Current work in wildlife, rivers, public lands, and climate
Another dog injured in leghold trap
Fibel is at least the sixth dog to be caught in a trap in New Mexico during the current trapping season, though there is no official reporting mechanism. Several of these incidents have raised the profile of trapping on public lands across the state. Kekoa was caught in Valencia County and ended up losing his leg. Ranger had to be euthanized after horrific injuries to his leg, paw, and hind quarters. Roxy died in a snare while her owner struggled to save her. Legislators are introducing a bill to ban recreational and commercial trapping on public land. The legislation is being called “Roxy’s Law.”
Fibel is described by an Animal Shelter employee as being “very sweet.” The 90 pound mixed breed has recovered from his wounds and is “waiting for that second chance in life.” Fibel’s adoption fee is $60 and he is already neutered, has age appropriate vaccines and a microchip. He will go home with 30 days of pet health insurance and a bag of dog food.
Trapping on public lands is legal in New Mexico. No bag limits exist for furbearer species. The law does not require trap locations to be marked, signed, or for any warnings to be present. No gross receipts tax is levied on fur and pelts sold by trappers. No penalties exist for trappers who unintentionally trap non-target species including endangered species, protected species, domestic animals, pets, humans, or livestock.
No database or official record is kept by any public entity and no requirement exists that trappers report when they have captured a dog in their traps. The pattern these incidents follow is usually similar; dogs screaming and frantically biting at the person desperately trying to rescue them. Veterinary and even human medical treatment along with associated expenses can result, as can long-lasting psychological trauma. Neither New Mexico Game and Fish nor trappers are liable for the damages that are caused by traps.
The true toll that trapping takes on native wildlife is difficult to know. Reporting requirements exist for some species, but not for often-trapped so-called “unprotected furbearers” like coyotes and skunks. The accuracy of reporting is unverifiable, and numbers do not adequately articulate the suffering and carnage that traps wreak on bobcats, foxes, critically imperiled Mexican gray wolves, coyotes, and other animals.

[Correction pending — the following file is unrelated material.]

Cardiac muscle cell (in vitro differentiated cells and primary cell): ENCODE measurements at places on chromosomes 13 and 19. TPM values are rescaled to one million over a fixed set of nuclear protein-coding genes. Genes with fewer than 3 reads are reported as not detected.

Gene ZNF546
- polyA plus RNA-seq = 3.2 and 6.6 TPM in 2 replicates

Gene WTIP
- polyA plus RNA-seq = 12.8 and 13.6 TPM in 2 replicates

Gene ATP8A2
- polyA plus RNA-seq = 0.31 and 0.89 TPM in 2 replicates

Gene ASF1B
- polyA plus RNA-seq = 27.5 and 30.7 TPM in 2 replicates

The almost singular excuse for the above-mentioned incidents is that trapping is necessary to control carnivore populations, but scientific studies do not support this assertion. In fact, scientific studies showthat trapping and lethally removing carnivore species, like coyotes, often exacerbates conflicts such as those with livestock (see Using Coyotes to Protect Livestock. Wait. What?, Randy Comeleo, Oregon Small Farm News, Vol. XIII No. 2, p. 2, (Spring 2018)).
99.9% of the state’s population does not engage in trapping. Of the .1% actively trapping, many are hobby trappers and selling furs may not cover their expenses. Some licenses are held only for the opportunistic killing of furbearers while hunting other species.
The existence of trapping by a minuscule subset of the population using New Mexico’s public lands is in direct conflict with one of the state’s most valuable economic strengths: outdoor recreation. Highlighted by the recent New Mexico Outdoor Economics Conference in Las Cruces, the outdoor recreation economy in New Mexico is a current and future boon—diversifying and stabilizing the state’s economy while creating 99,000 direct jobs in the process. Outdoor recreation includes hiking, camping, wildlife viewing, photography, hunting, horseback riding, angling, trail running, and bicycling. This economy is not bolstered by piles of dead animals discarded by public roadways or by the thousands of wild animals taken from New Mexico’s diverse public landscapes for personal profit.